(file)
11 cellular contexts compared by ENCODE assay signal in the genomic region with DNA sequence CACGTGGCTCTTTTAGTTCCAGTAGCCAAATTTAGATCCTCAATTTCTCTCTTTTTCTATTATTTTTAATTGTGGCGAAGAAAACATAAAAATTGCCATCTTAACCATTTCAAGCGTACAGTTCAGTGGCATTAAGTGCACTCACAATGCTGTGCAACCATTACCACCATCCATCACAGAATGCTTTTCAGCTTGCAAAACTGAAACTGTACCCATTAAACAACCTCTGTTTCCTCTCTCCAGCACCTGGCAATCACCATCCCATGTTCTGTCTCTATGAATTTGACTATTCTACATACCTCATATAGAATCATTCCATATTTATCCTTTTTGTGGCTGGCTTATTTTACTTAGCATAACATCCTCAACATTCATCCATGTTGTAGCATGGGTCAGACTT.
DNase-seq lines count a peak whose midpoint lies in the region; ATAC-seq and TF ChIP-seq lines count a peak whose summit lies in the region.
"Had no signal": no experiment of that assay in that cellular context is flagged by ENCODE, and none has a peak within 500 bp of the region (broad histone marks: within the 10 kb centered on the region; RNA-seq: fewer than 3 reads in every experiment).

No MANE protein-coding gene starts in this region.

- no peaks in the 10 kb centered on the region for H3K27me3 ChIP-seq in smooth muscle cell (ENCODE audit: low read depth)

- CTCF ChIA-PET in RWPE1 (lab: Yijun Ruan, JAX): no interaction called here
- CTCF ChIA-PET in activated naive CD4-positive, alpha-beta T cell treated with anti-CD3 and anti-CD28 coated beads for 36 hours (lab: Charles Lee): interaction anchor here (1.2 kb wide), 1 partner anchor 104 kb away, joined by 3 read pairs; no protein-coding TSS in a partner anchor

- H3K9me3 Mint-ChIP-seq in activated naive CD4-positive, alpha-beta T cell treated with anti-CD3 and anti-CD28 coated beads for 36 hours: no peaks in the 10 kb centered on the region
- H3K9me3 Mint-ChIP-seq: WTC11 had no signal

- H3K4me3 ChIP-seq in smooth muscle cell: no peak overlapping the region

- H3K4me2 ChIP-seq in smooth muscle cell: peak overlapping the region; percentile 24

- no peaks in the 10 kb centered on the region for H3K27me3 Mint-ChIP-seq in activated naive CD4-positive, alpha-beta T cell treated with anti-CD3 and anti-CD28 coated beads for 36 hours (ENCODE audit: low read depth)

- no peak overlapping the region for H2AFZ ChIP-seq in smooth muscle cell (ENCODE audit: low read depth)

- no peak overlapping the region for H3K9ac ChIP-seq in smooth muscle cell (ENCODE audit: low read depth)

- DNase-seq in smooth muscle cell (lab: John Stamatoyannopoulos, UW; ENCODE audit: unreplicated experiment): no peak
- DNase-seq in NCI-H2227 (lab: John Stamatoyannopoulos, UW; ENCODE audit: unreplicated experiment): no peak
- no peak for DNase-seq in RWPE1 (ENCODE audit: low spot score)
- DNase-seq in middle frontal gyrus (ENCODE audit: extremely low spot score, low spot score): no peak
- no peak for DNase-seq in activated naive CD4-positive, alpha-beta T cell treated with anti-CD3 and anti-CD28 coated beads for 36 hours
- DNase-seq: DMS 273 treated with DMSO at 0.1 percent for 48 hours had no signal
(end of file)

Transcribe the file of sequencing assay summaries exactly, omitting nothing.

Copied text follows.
11 cellular contexts compared by ENCODE assay signal in the genomic region with DNA sequence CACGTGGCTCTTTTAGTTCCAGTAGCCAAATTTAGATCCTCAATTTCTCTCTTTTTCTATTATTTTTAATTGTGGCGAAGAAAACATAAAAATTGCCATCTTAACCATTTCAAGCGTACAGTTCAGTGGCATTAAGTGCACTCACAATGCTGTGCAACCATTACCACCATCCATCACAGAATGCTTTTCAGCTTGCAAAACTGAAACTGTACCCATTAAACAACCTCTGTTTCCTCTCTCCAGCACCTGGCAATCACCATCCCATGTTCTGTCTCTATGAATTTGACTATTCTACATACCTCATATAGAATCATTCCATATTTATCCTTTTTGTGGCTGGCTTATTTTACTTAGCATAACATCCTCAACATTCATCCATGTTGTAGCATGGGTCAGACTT.
DNase-seq lines count a peak whose midpoint lies in the region; ATAC-seq and TF ChIP-seq lines count a peak whose summit lies in the region.
"Had no signal": no experiment of that assay in that cellular context is flagged by ENCODE, and none has a peak within 500 bp of the region (broad histone marks: within the 10 kb centered on the region; RNA-seq: fewer than 3 reads in every experiment).

No MANE protein-coding gene starts in this region.

- no peaks in the 10 kb centered on the region for H3K27me3 ChIP-seq in smooth muscle cell (ENCODE audit: low read depth)

- CTCF ChIA-PET in RWPE1 (lab: Yijun Ruan, JAX): no interaction called here
- CTCF ChIA-PET in activated naive CD4-positive, alpha-beta T cell treated with anti-CD3 and anti-CD28 coated beads for 36 hours (lab: Charles Lee): interaction anchor here (1.2 kb wide), 1 partner anchor 104 kb away, joined by 3 read pairs; no protein-coding TSS in a partner anchor

- H3K9me3 Mint-ChIP-seq in activated naive CD4-positive, alpha-beta T cell treated with anti-CD3 and anti-CD28 coated beads for 36 hours: no peaks in the 10 kb centered on the region
- H3K9me3 Mint-ChIP-seq: WTC11 had no signal

- H3K4me3 ChIP-seq in smooth muscle cell: no peak overlapping the region

- H3K4me2 ChIP-seq in smooth muscle cell: peak overlapping the region; percentile 24

- no peaks in the 10 kb centered on the region for H3K27me3 Mint-ChIP-seq in activated naive CD4-positive, alpha-beta T cell treated with anti-CD3 and anti-CD28 coated beads for 36 hours (ENCODE audit: low read depth)

- no peak overlapping the region for H2AFZ ChIP-seq in smooth muscle cell (ENCODE audit: low read depth)

- no peak overlapping the region for H3K9ac ChIP-seq in smooth muscle cell (ENCODE audit: low read depth)

- DNase-seq in smooth muscle cell (lab: John Stamatoyannopoulos, UW; ENCODE audit: unreplicated experiment): no peak
- DNase-seq in NCI-H2227 (lab: John Stamatoyannopoulos, UW; ENCODE audit: unreplicated experiment): no peak
- no peak for DNase-seq in RWPE1 (ENCODE audit: low spot score)
- DNase-seq in middle frontal gyrus (ENCODE audit: extremely low spot score, low spot score): no peak
- no peak for DNase-seq in activated naive CD4-positive, alpha-beta T cell treated with anti-CD3 and anti-CD28 coated beads for 36 hours
- DNase-seq: DMS 273 treated with DMSO at 0.1 percent for 48 hours had no signal